Do not fall into Dash & Lily‘s trap. Within the first few minutes of Netflix’s whimsical eight-episode Y.A. holiday rom-com, you may immediately come to despise its protagonists — a sneering, disaffected, floppy-haired rich kid and a peppy, idealistic, kiss-starved mousling — due to the cloying contrivances of their meet-cute alone. Just days before Christmas Eve, in the hallowed stacks of NYC bookstore The Strand, contrarian Dash (Austin Abrams) finds a notebook containing riddles and puzzles about clues hidden around the cavernous building. Lily (Midori Francis) flirtatiously narrates the quest as Dash plows through the game with heightening fervor. “She’s sarcastic, sophisticated …sadistic,” he fawns later to a friend, never once considering the notebook’s author may not be the dream girl he’s envisioning.
In the meantime, you may become nauseous from the faux-literary snobbery, shouting at the screen “Reading is NOT a personality!” (Swotty gushing over J.D. Salinger’s Franny and Zooey is practically a pop culture cliché at this point.) By the end of the episode, I desperately wanted You‘s Joe Goldberg to pop out from a shadow and gobble up both these teen pseudointellectuals. You see, I had fallen squarely into the show’s trap: Like Dash, I had been catfished.
Adapted from Dash & Lily’s Book of Dares by Rachel Cohn and David Levithan, the series purposefully cranks up its protagonist’s most irritating qualities head-on, then slowly releases the pressure valve on each to showcase their personal growth due to the other’s influence. Over time, Dash’s hilariously unearned misanthropy relaxes into low-level sociability and Lily’s gratingly cheerful immaturity coarsens into age-appropriate rebelliousness. Like a medium-quality donut, Dash & Lily goes down sweet and easy, but still ends up leaving a slick of unctuous film on the roof of your mouth.
In late December, two posho Manhattanite teens wallow in their own holiday misery. Black-clad Dash, nursing a broken heart, tricks each of his divorced parents into thinking he’s spending Christmas break with the other and decamps at his father’s penthouse to watch black-and-white French films all by himself. Tinsel-bedecked Lily, lover of all things Christmas, is horrified to learn her parents are vacationing in Fiji alone this year instead of reveling in their typical holiday traditions. (You have no idea how many times I wrote “Get a real tragedy, Lily!” in my notes.)
Following the bookstore scavenger hunt, the two embark on an anonymous epistolary romance via notebook, each challenging the other to participate in activities that increasingly dislodge them from their individual comfort zones. For example, Dash pushes sheltered Lily to attend a 2 a.m. underground klezmer-punk show and Lily forces Dash to join a mochi-making class with Japanese grannies. Lily doesn’t even know her suitor’s name and just dreamily refers to him as “Notebook Boy” for most of the season.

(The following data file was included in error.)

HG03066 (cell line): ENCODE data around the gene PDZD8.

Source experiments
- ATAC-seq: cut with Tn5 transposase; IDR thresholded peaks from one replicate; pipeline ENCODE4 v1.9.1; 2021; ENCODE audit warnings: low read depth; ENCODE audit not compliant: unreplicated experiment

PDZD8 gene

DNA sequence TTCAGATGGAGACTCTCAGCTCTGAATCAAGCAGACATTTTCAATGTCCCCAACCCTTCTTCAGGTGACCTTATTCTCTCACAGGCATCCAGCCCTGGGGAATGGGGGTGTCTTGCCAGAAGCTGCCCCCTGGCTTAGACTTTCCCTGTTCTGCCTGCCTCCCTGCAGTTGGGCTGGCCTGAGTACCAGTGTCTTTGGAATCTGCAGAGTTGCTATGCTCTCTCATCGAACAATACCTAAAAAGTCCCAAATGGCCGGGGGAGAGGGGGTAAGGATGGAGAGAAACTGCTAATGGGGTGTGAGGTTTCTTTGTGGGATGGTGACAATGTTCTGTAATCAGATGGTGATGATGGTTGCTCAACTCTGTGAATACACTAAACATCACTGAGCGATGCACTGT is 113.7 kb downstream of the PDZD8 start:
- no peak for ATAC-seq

I imagined this show was probably pitched as a Christmas-themed You’ve Got Mail-meets-Nick and Norah’s Infinite Playlist. In fact, if the plot does sound vaguely familiar, please note Cohn and Levithan also wrote the Y.A. novel on which Nick and Norah is based. Just swap out punky L.A. private school hipsters for bookish New York private school intelligentsia.
I was amused that the show is quick to condemn Dash with a lot of adjectives, other characters calling him, “snarky,” “finicky,” “persnickety” and “annoyingly pedantic.” (Admittedly, his pea coat does kind of groan, “I’m sooo dark and no one understands meee.”) Yet, he remains much more palatable than squeakily diffident Lily, whose idea of trauma amounts to being made fun of once in middle school.
Luckily, Dash & Lily is neither clumsy nor cheap-looking. Thanks to energetic cinematography from Eric Treml and candid direction from the likes of Fred Savage and Pamela Romanowsky, the show’s saccharine candy shell soon melts to reveal a richer emotional core. In addition to being drawn into Lily’s involved family politics, we soon meet Dash’s ex Sofia (Keana Marie), who, refreshingly, isn’t a vengeful or desperate virago like you’d expect. Her renewed longing for Dash isn’t about possessiveness but familiarity. And soon, she’s offering some of the wisest advice I’ve seen in a teen rom-com, reminding Dash not to unfairly build up the Lily in his head and to stop trying to live out a fairytale fantasy of rescuing a heroine from her (inner) demons. “When you put girls on pedestals, they fall.”
Abrams (Euphoria) and Francis’ (Good Boys) humming excitement for each other is so convincing you barely even notice they share but just a handful of scenes together. Instead, their characters mainly interact with friends, family, and strangers who all, wittingly or otherwise, assist the two in completing their tasks for the other. Still, despite their jejune ardor, 26-year-old Francis and 24-year-old Abrams are so obviously un-teenager-like that I laughed when I realized midway through the series they’re actually supposed to be in high school. I could not figure out why Lily’s grandpa/BFF (James Saito) was outraged a 20-something was partying until 4 a.m. or how she could possibly be grounded for it.
Relish funny guest turns from Larry Owens as a wild art instructor, Michael Cyril Creighton as a snappish mall employee/drag queen bouncer and Patrick Vaill as a curmudgeonly bookstore clerk, each of whom nurture this hatching courtship. “Hey kid if you ever want to work here… I’ll remember this,” the clerk snarls when Dash “helpfully” points out an inventory error. Just try resisting the charms of dressing down a Holden Caulfield wannabe. Go ahead, I dare you.
Cast: Austin Abrams, Midori Francis, Dante Brown, Troy Iwata, James Saito, Jodi Long, Glenn McCuen
Producted by: Joe Tracz, Shawn Levy, Josh Barry, Nick Jonas, Brad Silberling
Premieres: Tuesday, November 10th (Netflix)